Read into the account what really went down inside that Emerald Bay home invasion – why has the wutless media in the Bahamas not sought an interview with anyone inside the home?
And could this murder be an inside job on a man who was set to inherit his father’s vast wealth? Hours passed before police were called…
Edgar Dart in a photo with his family.
By Padraic Flanagan
The family of a British man shot dead in front of his 13-year-old son in the Bahamas have described the crime-hit islands as “a dream that turned into a nightmare”.
They are urging the authorities to act to stem a tide of gun violence against wealthy residents and holidaymakers on Grand Bahama where six people have been murdered so far this year.
The latest victim was Edgar Dart, 56, who was gunned down in front of his family during a struggle with three masked and armed raiders at his mother’s luxury home on the island.
The wealthy farmer had challenged them as they were threatening his teenage son George and five relatives after breaking into the sprawling property at Emerald Bay early on Tuesday.
With Mr Dart dead, the killers used duct tape to tie the rest of the family up – including his 79-year-old widowed mother Joy – before ransacking the villa and fleeing with cash and jewellery.
Mr Dart’s brother in law Philip Poole, 58, said his 29-year-old son Pip was among the victims and suffered wounds when he was attacked by a gang member with a machete.
He added: “This is the sixth murder they’ve had there this year and something has got to be done about it. We’ve got to put pressure on the authorities to stop what’s happening because it’s an absolute tragedy.
“It used to be an island paradise, really idyllic, but it’s not like that any more I’m afraid and the authorities have to share in the blame. For our family, it’s a dream that’s turned into a nightmare.”
Police confirmed that the death was the sixth murder on Grand Bahama this year, with 30 for all of the Bahamas, an island chain just off the southeast coast of Florida.
Mr Poole went on: “Crime is on the increase on the island but they try to hush it up because it’s bad for business. But if they want a healthy tourist trade the best thing they can do is not have it happen in the first place.
“If they want to keep the Bahamas as a haven for holidaymakers and retirees and the banking industry, then they’ve got to get themselves sorted out.”
The Dart family home on Grand Bahama is near the city of Freeport, and belongs to Joy, who retired to the island in 1996 with husband Colin, a Devon entrepreneur who died at the age of 84 of cancer in December.
The farmer and businessman had made his fortune as a fruit and vegetable wholesaler, packaging pre-washed produce for supermarkets after inventing his own potato-washing machine in the 1950s
Mr Poole said: “The house is really quite palatial, with beautiful gardens. Colin and Joy put a lot of time into making the house what it was. They were big friends of the Bahamas.”
He went on: “Edgar was just like his father. They were both big men, terrific guys, larger-than-life figures really. It’s terrible to think about what has happened and what Joy must be going through.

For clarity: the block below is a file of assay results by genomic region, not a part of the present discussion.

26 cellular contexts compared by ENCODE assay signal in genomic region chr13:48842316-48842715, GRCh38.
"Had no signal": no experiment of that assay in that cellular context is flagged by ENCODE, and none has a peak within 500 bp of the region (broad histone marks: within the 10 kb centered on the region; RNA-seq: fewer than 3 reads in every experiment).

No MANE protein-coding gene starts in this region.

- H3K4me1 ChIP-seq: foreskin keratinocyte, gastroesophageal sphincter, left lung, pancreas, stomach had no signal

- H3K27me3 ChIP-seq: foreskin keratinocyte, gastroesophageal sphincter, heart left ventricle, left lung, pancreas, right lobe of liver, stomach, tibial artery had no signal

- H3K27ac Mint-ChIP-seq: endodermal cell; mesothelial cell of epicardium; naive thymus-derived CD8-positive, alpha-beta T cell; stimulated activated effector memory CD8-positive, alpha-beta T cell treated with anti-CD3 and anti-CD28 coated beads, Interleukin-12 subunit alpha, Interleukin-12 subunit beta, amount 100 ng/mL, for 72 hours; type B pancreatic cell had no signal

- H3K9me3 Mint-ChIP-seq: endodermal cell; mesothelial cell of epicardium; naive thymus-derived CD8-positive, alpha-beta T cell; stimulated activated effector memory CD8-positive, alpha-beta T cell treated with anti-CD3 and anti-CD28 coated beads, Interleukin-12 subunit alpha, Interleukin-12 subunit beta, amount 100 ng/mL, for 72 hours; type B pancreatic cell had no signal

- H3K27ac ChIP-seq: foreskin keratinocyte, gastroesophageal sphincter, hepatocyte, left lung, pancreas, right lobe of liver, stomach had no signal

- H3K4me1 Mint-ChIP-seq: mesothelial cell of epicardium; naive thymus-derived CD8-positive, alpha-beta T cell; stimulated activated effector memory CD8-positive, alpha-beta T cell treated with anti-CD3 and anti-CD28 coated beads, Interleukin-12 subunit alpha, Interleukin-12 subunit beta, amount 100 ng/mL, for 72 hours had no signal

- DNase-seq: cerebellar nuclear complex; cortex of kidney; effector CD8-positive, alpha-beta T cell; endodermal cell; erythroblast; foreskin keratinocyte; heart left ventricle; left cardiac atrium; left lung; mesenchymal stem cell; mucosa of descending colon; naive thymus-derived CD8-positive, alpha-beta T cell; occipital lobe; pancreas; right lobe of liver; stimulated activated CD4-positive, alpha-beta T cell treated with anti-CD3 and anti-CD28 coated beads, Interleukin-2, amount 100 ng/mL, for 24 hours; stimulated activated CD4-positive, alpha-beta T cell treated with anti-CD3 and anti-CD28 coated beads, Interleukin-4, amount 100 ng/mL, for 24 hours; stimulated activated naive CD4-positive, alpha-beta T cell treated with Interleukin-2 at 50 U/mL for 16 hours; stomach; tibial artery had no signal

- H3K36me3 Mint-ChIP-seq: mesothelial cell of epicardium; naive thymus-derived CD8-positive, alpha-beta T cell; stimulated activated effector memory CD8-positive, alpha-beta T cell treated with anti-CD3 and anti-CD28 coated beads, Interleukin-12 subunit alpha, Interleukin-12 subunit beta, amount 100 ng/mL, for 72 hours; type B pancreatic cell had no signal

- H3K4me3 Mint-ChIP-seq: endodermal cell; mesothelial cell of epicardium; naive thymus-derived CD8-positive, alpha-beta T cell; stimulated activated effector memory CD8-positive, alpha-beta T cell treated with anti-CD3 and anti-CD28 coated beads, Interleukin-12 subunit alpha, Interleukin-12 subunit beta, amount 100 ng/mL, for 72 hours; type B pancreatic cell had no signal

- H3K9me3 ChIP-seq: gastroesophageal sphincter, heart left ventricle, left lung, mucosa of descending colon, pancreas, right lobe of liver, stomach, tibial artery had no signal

“Apparently, when the men burst into the house Edgar remonstrated with them. During a struggle the gun went off. The gang then tied everyone up, including Joy and George, and ransacked the house.”
Edgar’s brother Colin, 55, his wife Alison, in her 50s, and their 15-year-old son Luke also witnessed the murder. They were believed to be travelling back to Britain.
Mr Poole, from Canterbury, said: “Alison managed to finally free herself and raised the alarm but nothing could be done for Edgar, unfortunately.”
Mr Dart’s 57-year-old sister Virginia Redfern, from Exminster, Devon, was flying out to the Bahamas with her husband Clive to comfort her grieving mother.
Teenager George is understood to have been taken by his mother Adele back to the family’s farm in Winnipeg, Canada, where Mr Dart had emigrated to 16 years ago from Topsham near Exeter.
“The family had all arranged to get together in the Bahamas for the Easter holidays to help Joy settle back in after the death of her husband,” said Mr Poole. “I just cannot believe that something as horrific as this has happened.”
Assistant Commissioner Emrick Seymour, of the Royal Bahamas Police Force, said three robbers tied up family members with duct tape and Mr Dart was shot during the ensuing struggle.
The attackers had apparently cut phone services to the house before the attack, and fled in a gardener’s van. No suspects were in custody, he added.
Assistant Commissioner Seymour said: “We are right in the middle of our investigation into this situation and we are following some leads.”
Two months ago the US embassy warned that “a number of US citizens had fallen victim to armed robbery and two had been murdered in the last eight months”.
The most recent victims were two American tourists visiting Jaws Beach in the western New Providence area. They were mugged by robbers armed with assault rifles.
Despite a population of just 50,000 on Grand Bahama, with 370,000 for the country in total, crime on the islands is so prevalent that acting president Philip Davis was robbed at gunpoint during a break-in at his home last December.
Mr Poole said: “The Americans manage to put an advisory out about the crime situation. But why is it that the local population don’t get to know about this stuff? It’s something that needs to be sorted out.”
The Foreign Office said it was aware of the death of a Briton in the Bahamas and was providing consular assistance.
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